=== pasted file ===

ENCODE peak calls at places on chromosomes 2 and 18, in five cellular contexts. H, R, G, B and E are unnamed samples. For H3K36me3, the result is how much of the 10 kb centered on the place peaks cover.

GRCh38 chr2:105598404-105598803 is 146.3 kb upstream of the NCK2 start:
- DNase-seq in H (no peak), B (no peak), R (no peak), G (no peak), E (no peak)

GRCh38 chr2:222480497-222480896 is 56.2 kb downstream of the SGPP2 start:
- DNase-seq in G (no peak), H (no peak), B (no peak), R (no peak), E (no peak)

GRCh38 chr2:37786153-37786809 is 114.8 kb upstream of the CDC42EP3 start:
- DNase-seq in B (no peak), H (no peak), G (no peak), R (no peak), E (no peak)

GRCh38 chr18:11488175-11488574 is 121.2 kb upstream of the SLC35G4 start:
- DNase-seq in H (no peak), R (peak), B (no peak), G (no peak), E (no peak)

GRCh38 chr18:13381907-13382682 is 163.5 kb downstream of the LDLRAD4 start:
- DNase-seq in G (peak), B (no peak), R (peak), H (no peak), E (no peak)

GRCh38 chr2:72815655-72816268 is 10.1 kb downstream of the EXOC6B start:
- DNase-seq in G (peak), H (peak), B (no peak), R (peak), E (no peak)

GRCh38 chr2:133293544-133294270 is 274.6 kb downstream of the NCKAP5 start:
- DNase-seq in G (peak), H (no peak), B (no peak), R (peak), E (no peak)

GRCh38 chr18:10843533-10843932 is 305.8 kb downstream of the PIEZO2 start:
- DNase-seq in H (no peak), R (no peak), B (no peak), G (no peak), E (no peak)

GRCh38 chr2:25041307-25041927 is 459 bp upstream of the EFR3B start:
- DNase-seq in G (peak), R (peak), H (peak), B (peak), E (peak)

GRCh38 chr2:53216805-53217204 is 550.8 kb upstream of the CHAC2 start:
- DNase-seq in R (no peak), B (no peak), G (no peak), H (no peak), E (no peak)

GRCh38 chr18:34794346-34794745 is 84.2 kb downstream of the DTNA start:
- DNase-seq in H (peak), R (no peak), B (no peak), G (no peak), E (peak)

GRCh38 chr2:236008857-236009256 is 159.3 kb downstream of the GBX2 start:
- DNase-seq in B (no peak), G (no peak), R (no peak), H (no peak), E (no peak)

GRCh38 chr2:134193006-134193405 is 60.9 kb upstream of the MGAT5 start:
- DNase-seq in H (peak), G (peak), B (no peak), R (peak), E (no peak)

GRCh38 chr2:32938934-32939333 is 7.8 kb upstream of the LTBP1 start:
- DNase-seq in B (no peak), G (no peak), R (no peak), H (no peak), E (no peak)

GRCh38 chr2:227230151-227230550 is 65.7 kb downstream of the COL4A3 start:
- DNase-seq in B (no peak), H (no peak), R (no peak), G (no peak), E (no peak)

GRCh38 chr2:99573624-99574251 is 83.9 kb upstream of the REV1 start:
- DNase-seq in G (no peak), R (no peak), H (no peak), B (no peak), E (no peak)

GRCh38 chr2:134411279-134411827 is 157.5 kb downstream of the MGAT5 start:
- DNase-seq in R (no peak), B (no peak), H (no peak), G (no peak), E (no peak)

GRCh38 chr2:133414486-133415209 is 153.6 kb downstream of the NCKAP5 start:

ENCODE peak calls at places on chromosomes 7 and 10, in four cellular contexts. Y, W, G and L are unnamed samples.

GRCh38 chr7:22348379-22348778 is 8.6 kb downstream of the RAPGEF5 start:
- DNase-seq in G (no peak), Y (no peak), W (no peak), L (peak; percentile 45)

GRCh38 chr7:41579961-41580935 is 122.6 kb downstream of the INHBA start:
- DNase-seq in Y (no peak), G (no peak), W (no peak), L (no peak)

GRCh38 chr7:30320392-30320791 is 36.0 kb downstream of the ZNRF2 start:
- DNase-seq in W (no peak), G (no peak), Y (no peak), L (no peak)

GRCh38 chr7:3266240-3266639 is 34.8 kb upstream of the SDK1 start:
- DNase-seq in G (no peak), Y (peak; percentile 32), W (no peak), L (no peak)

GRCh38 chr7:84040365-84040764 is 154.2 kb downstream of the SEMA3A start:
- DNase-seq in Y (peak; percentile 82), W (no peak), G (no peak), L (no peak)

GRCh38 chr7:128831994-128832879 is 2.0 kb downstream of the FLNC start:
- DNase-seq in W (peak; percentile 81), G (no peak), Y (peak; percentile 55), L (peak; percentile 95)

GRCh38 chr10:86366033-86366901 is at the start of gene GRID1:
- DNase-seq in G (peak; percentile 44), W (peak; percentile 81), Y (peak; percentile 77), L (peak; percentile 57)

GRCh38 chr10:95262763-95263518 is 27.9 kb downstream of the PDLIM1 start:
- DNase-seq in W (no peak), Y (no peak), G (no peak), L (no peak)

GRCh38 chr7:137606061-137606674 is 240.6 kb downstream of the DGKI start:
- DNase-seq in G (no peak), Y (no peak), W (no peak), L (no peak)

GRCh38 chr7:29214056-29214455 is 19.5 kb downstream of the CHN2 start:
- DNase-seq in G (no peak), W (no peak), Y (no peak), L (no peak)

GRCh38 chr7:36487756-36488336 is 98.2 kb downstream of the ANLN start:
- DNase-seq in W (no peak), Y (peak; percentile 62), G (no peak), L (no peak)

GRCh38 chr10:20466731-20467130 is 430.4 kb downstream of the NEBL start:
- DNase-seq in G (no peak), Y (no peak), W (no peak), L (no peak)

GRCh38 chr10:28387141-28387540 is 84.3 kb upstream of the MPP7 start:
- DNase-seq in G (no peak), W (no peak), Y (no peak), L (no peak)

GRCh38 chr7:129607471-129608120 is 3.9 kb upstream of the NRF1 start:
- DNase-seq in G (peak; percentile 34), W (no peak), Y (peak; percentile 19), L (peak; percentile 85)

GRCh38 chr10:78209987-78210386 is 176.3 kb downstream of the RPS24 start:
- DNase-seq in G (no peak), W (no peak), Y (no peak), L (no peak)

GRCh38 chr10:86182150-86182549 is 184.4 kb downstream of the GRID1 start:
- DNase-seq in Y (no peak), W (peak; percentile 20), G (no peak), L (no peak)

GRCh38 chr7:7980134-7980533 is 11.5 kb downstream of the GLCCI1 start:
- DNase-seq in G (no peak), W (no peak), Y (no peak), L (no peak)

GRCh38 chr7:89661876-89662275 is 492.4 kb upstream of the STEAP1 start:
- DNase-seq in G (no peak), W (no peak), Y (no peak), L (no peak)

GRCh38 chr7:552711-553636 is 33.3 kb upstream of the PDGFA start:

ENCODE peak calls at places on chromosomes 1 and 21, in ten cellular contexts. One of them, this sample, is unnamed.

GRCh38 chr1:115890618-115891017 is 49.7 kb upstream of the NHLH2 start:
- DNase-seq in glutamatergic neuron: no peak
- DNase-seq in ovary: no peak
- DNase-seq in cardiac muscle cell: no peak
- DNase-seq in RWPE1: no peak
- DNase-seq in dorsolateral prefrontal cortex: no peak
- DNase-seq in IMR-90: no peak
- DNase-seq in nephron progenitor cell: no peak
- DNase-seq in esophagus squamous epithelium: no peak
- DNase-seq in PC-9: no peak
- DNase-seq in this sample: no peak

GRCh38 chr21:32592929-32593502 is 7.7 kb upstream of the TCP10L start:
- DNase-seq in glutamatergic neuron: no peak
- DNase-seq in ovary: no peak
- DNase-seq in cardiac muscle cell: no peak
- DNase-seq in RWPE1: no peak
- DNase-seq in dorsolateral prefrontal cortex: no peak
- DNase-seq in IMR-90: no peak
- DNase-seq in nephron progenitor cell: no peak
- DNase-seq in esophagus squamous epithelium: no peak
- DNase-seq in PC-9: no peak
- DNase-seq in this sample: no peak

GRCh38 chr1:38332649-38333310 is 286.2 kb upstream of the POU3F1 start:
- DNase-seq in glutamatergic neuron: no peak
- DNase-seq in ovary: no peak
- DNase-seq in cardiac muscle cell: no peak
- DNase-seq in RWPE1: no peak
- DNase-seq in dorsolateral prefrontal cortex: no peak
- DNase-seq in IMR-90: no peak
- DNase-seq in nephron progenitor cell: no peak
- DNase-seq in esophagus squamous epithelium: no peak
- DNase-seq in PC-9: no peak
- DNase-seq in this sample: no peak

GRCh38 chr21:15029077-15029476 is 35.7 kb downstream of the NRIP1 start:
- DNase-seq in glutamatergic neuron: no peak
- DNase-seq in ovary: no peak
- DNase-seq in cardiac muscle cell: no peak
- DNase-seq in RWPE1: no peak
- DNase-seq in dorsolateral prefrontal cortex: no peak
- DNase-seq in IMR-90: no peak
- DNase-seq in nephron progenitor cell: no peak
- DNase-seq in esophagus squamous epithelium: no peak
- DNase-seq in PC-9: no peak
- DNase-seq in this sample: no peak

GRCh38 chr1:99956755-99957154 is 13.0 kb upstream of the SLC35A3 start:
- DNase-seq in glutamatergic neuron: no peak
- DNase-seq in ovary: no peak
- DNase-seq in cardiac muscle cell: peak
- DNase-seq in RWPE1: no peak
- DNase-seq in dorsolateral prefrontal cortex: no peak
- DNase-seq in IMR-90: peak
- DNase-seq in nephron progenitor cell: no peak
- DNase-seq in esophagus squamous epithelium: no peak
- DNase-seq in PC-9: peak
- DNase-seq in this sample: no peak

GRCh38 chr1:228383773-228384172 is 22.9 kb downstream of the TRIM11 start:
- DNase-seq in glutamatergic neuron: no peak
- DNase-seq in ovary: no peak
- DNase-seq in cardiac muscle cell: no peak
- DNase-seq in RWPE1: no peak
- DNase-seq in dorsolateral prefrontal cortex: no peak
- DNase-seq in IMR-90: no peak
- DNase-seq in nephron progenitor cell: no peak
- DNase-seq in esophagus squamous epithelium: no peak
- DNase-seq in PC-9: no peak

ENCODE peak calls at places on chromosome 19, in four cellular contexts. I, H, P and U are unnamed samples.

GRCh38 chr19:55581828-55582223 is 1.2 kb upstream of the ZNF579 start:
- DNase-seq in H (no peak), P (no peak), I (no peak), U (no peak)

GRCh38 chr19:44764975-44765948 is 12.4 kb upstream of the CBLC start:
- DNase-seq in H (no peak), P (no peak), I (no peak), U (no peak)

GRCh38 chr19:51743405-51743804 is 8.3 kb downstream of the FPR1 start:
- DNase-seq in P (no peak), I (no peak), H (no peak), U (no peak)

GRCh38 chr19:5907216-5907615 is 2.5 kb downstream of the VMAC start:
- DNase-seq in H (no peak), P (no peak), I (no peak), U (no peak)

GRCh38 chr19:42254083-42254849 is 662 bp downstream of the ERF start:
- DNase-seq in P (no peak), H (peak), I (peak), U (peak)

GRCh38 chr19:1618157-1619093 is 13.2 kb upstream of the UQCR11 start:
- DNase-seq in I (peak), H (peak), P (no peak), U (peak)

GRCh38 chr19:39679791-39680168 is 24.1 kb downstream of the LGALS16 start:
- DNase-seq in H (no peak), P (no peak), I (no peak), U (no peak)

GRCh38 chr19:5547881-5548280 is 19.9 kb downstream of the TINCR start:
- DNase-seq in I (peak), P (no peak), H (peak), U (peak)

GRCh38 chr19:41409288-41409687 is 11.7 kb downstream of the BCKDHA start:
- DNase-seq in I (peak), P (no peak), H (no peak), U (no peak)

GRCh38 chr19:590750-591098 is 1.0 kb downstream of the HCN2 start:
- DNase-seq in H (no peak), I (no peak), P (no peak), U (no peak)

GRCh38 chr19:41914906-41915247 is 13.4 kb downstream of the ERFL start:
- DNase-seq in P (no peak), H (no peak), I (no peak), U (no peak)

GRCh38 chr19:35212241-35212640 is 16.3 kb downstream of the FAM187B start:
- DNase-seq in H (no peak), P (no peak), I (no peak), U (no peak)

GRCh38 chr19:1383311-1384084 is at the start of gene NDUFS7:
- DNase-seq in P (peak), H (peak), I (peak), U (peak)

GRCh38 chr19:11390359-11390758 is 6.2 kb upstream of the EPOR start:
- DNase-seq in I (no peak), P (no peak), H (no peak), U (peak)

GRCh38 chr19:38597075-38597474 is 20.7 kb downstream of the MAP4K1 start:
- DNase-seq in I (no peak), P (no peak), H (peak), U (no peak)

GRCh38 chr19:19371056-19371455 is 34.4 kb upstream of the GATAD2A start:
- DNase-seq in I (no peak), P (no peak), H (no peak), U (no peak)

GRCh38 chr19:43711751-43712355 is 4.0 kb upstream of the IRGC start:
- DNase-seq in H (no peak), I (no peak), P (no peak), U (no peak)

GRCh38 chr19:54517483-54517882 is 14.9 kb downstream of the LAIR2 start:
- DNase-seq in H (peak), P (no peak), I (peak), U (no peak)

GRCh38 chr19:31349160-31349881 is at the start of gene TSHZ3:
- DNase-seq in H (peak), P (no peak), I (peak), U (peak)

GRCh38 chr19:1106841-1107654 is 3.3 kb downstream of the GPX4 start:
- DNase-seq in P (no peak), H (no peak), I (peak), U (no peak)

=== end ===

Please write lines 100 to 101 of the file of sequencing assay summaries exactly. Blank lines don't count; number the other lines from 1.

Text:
- DNase-seq in ovary: no peak
- DNase-seq in cardiac muscle cell: no peak